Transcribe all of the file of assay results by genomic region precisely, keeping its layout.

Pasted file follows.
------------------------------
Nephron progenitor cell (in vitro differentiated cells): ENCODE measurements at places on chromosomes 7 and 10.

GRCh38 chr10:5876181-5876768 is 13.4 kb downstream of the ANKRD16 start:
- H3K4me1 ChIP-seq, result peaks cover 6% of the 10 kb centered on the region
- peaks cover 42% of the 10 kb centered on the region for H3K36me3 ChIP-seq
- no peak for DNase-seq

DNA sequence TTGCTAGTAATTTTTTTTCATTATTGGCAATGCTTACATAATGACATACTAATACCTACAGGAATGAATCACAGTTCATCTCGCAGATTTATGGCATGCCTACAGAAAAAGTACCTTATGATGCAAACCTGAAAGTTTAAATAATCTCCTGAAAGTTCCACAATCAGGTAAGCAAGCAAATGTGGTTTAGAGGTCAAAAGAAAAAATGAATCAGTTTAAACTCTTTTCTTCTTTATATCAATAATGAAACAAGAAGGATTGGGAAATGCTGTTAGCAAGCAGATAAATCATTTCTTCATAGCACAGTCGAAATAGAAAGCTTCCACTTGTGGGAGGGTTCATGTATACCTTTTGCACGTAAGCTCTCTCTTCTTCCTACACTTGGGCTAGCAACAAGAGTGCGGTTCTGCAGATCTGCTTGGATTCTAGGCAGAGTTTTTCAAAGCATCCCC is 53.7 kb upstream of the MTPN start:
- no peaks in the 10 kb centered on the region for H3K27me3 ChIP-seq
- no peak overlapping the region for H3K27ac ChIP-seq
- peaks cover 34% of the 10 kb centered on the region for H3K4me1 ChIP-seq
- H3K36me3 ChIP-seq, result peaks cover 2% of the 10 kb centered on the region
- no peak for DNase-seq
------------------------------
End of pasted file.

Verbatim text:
Nephron progenitor cell (in vitro differentiated cells): ENCODE measurements at places on chromosomes 7 and 10.

GRCh38 chr10:5876181-5876768 is 13.4 kb downstream of the ANKRD16 start:
- H3K4me1 ChIP-seq, result peaks cover 6% of the 10 kb centered on the region
- peaks cover 42% of the 10 kb centered on the region for H3K36me3 ChIP-seq
- no peak for DNase-seq

DNA sequence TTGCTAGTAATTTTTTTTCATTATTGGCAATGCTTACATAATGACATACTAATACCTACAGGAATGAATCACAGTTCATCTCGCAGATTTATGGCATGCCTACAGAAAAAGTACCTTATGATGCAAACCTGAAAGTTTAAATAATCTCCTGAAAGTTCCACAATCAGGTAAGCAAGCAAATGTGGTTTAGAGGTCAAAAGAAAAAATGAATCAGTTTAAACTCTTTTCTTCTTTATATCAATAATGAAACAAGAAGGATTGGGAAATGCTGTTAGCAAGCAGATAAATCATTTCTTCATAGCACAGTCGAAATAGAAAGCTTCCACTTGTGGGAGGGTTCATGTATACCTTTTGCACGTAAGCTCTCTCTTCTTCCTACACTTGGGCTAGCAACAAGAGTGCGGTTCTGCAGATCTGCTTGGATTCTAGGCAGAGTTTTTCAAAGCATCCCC is 53.7 kb upstream of the MTPN start:
- no peaks in the 10 kb centered on the region for H3K27me3 ChIP-seq
- no peak overlapping the region for H3K27ac ChIP-seq
- peaks cover 34% of the 10 kb centered on the region for H3K4me1 ChIP-seq
- H3K36me3 ChIP-seq, result peaks cover 2% of the 10 kb centered on the region
- no peak for DNase-seq